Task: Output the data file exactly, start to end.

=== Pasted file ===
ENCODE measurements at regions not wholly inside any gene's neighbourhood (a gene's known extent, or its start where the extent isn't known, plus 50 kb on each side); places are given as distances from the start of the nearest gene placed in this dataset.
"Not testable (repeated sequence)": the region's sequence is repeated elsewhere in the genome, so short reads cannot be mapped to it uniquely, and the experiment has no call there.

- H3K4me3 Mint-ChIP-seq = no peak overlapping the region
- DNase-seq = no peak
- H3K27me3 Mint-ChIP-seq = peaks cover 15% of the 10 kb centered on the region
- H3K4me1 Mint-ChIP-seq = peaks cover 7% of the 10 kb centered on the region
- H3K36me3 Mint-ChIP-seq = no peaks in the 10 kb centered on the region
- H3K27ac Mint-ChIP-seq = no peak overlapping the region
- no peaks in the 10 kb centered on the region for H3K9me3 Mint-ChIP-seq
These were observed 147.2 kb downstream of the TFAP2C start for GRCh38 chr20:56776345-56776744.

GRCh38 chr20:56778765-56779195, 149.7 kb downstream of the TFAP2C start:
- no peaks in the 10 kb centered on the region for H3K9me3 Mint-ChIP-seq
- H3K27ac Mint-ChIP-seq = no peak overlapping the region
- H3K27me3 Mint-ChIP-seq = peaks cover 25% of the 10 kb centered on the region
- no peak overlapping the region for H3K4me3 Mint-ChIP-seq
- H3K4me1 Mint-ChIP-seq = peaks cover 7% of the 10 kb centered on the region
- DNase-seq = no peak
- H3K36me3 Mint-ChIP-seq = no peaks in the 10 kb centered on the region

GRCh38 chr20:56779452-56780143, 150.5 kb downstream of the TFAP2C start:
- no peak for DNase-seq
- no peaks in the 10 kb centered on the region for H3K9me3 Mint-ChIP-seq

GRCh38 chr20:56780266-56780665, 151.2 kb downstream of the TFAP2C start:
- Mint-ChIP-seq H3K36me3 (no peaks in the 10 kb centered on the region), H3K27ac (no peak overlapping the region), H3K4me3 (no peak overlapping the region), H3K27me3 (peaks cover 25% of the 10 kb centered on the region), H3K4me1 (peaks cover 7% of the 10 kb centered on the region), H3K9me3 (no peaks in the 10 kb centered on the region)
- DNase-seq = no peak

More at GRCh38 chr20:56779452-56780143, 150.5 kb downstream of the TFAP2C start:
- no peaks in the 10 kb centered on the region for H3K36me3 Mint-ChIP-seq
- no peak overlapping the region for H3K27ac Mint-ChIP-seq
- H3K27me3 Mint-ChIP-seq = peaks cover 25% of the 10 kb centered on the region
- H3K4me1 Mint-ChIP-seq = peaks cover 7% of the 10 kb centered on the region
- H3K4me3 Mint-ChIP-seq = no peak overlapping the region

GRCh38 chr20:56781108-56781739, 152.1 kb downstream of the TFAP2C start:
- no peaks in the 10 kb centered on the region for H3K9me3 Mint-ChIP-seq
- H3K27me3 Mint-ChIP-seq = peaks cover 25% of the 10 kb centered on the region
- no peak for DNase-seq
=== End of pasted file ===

ENCODE measurements at regions not wholly inside any gene's neighbourhood (a gene's known extent, or its start where the extent isn't known, plus 50 kb on each side); places are given as distances from the start of the nearest gene placed in this dataset.
"Not testable (repeated sequence)": the region's sequence is repeated elsewhere in the genome, so short reads cannot be mapped to it uniquely, and the experiment has no call there.

- H3K4me3 Mint-ChIP-seq = no peak overlapping the region
- DNase-seq = no peak
- H3K27me3 Mint-ChIP-seq = peaks cover 15% of the 10 kb centered on the region
- H3K4me1 Mint-ChIP-seq = peaks cover 7% of the 10 kb centered on the region
- H3K36me3 Mint-ChIP-seq = no peaks in the 10 kb centered on the region
- H3K27ac Mint-ChIP-seq = no peak overlapping the region
- no peaks in the 10 kb centered on the region for H3K9me3 Mint-ChIP-seq
These were observed 147.2 kb downstream of the TFAP2C start for GRCh38 chr20:56776345-56776744.

GRCh38 chr20:56778765-56779195, 149.7 kb downstream of the TFAP2C start:
- no peaks in the 10 kb centered on the region for H3K9me3 Mint-ChIP-seq
- H3K27ac Mint-ChIP-seq = no peak overlapping the region
- H3K27me3 Mint-ChIP-seq = peaks cover 25% of the 10 kb centered on the region
- no peak overlapping the region for H3K4me3 Mint-ChIP-seq
- H3K4me1 Mint-ChIP-seq = peaks cover 7% of the 10 kb centered on the region
- DNase-seq = no peak
- H3K36me3 Mint-ChIP-seq = no peaks in the 10 kb centered on the region

GRCh38 chr20:56779452-56780143, 150.5 kb downstream of the TFAP2C start:
- no peak for DNase-seq
- no peaks in the 10 kb centered on the region for H3K9me3 Mint-ChIP-seq

GRCh38 chr20:56780266-56780665, 151.2 kb downstream of the TFAP2C start:
- Mint-ChIP-seq H3K36me3 (no peaks in the 10 kb centered on the region), H3K27ac (no peak overlapping the region), H3K4me3 (no peak overlapping the region), H3K27me3 (peaks cover 25% of the 10 kb centered on the region), H3K4me1 (peaks cover 7% of the 10 kb centered on the region), H3K9me3 (no peaks in the 10 kb centered on the region)
- DNase-seq = no peak

More at GRCh38 chr20:56779452-56780143, 150.5 kb downstream of the TFAP2C start:
- no peaks in the 10 kb centered on the region for H3K36me3 Mint-ChIP-seq
- no peak overlapping the region for H3K27ac Mint-ChIP-seq
- H3K27me3 Mint-ChIP-seq = peaks cover 25% of the 10 kb centered on the region
- H3K4me1 Mint-ChIP-seq = peaks cover 7% of the 10 kb centered on the region
- H3K4me3 Mint-ChIP-seq = no peak overlapping the region

GRCh38 chr20:56781108-56781739, 152.1 kb downstream of the TFAP2C start:
- no peaks in the 10 kb centered on the region for H3K9me3 Mint-ChIP-seq
- H3K27me3 Mint-ChIP-seq = peaks cover 25% of the 10 kb centered on the region
- no peak for DNase-seq